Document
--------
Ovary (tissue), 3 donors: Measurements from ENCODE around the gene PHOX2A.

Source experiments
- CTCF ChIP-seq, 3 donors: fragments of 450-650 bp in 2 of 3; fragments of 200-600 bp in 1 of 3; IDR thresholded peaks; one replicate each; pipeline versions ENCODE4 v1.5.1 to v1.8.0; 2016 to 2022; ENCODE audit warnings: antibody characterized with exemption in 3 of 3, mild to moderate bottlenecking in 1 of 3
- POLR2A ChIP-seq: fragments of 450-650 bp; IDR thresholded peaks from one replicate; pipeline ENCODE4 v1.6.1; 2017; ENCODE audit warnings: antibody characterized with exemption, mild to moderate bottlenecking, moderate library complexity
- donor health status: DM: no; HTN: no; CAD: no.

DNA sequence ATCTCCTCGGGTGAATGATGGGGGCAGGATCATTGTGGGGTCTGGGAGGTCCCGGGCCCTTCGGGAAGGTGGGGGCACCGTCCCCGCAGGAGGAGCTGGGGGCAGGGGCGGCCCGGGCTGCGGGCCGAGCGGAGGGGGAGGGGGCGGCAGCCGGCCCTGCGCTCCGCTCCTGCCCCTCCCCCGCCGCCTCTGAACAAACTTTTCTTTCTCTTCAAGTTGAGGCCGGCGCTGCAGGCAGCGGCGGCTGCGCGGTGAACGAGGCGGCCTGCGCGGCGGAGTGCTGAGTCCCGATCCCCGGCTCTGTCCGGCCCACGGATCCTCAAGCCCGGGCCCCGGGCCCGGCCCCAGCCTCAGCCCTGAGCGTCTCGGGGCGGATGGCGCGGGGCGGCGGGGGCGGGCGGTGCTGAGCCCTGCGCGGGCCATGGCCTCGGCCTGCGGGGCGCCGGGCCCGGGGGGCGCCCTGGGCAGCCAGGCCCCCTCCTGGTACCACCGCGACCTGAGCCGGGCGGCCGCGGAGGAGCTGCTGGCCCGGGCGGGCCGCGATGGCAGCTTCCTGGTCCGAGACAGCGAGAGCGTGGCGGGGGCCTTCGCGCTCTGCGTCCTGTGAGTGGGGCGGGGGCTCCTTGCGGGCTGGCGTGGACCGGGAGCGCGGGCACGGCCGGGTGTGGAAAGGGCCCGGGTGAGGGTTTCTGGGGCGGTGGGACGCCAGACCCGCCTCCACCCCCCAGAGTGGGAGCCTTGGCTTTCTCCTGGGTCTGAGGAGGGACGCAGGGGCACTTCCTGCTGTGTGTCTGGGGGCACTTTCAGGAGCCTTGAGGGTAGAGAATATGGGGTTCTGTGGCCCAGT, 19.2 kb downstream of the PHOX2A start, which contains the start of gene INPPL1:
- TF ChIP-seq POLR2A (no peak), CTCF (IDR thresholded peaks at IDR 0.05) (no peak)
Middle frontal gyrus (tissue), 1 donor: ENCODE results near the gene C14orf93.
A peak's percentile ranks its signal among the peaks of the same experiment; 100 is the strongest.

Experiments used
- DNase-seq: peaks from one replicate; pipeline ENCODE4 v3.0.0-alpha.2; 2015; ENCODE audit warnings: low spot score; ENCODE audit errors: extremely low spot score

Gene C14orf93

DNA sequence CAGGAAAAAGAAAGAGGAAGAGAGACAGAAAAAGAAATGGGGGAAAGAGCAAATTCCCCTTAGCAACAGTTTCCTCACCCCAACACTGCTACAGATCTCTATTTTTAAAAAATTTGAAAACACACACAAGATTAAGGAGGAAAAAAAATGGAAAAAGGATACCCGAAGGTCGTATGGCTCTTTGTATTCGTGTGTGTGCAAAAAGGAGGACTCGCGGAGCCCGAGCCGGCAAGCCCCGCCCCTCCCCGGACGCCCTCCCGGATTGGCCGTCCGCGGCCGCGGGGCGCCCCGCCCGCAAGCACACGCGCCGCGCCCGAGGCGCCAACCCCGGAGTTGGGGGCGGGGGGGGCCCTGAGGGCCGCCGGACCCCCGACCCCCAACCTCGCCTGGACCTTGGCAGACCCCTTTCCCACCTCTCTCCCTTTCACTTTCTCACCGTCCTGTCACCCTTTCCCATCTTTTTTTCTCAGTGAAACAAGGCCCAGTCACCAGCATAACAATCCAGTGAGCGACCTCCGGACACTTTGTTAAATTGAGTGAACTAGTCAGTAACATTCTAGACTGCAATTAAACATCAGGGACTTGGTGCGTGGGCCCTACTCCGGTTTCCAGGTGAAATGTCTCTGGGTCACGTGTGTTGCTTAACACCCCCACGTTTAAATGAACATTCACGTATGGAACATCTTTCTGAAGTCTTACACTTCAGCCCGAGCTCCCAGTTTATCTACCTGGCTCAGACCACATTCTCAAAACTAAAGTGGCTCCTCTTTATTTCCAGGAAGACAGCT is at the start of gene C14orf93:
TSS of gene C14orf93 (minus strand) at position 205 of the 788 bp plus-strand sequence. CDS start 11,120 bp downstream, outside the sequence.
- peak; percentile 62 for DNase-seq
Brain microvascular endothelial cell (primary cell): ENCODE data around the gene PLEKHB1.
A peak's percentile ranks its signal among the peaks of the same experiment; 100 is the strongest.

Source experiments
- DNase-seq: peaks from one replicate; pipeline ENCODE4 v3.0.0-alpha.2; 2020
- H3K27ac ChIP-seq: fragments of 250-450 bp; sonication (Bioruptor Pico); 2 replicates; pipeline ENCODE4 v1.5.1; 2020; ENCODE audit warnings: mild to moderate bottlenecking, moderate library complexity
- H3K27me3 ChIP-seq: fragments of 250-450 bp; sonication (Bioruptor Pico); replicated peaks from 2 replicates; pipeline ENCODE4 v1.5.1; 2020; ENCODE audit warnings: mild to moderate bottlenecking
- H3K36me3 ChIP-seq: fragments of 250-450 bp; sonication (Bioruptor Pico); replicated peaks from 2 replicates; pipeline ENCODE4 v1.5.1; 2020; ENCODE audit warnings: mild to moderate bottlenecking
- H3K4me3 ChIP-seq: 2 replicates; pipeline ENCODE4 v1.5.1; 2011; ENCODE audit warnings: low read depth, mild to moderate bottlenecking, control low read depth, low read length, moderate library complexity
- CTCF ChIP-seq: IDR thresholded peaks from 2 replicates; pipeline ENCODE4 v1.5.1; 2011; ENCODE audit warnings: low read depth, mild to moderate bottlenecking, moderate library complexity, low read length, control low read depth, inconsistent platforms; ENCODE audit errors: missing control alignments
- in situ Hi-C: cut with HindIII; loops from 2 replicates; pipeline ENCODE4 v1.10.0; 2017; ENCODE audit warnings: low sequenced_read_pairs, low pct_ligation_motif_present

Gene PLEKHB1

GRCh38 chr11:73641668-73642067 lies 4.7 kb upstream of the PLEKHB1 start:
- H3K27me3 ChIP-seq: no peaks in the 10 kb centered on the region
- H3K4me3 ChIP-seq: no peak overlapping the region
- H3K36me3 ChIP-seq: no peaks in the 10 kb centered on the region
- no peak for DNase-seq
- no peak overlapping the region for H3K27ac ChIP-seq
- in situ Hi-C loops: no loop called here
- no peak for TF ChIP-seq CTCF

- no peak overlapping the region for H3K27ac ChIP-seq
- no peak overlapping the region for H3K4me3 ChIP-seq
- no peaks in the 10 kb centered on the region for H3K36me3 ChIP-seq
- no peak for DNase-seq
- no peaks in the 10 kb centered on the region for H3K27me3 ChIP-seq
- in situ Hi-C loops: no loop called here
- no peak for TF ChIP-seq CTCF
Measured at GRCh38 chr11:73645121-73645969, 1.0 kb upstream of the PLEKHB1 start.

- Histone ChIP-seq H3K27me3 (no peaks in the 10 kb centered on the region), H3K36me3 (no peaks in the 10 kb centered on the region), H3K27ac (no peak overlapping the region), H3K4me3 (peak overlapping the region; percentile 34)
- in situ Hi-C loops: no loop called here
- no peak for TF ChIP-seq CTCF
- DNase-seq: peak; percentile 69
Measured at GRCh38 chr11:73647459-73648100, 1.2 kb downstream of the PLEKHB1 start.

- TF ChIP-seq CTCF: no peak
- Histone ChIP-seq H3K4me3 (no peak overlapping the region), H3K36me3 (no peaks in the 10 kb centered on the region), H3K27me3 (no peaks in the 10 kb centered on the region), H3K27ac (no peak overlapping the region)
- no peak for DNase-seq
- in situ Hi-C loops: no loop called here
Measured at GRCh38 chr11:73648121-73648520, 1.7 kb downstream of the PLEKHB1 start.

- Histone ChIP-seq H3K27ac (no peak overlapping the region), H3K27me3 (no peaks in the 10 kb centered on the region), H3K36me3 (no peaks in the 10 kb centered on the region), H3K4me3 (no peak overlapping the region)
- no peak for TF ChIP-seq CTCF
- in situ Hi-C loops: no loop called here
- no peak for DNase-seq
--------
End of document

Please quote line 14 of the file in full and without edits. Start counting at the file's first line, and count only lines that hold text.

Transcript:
TSS of gene C14orf93 (minus strand) at position 205 of the 788 bp plus-strand sequence. CDS start 11,120 bp downstream, outside the sequence.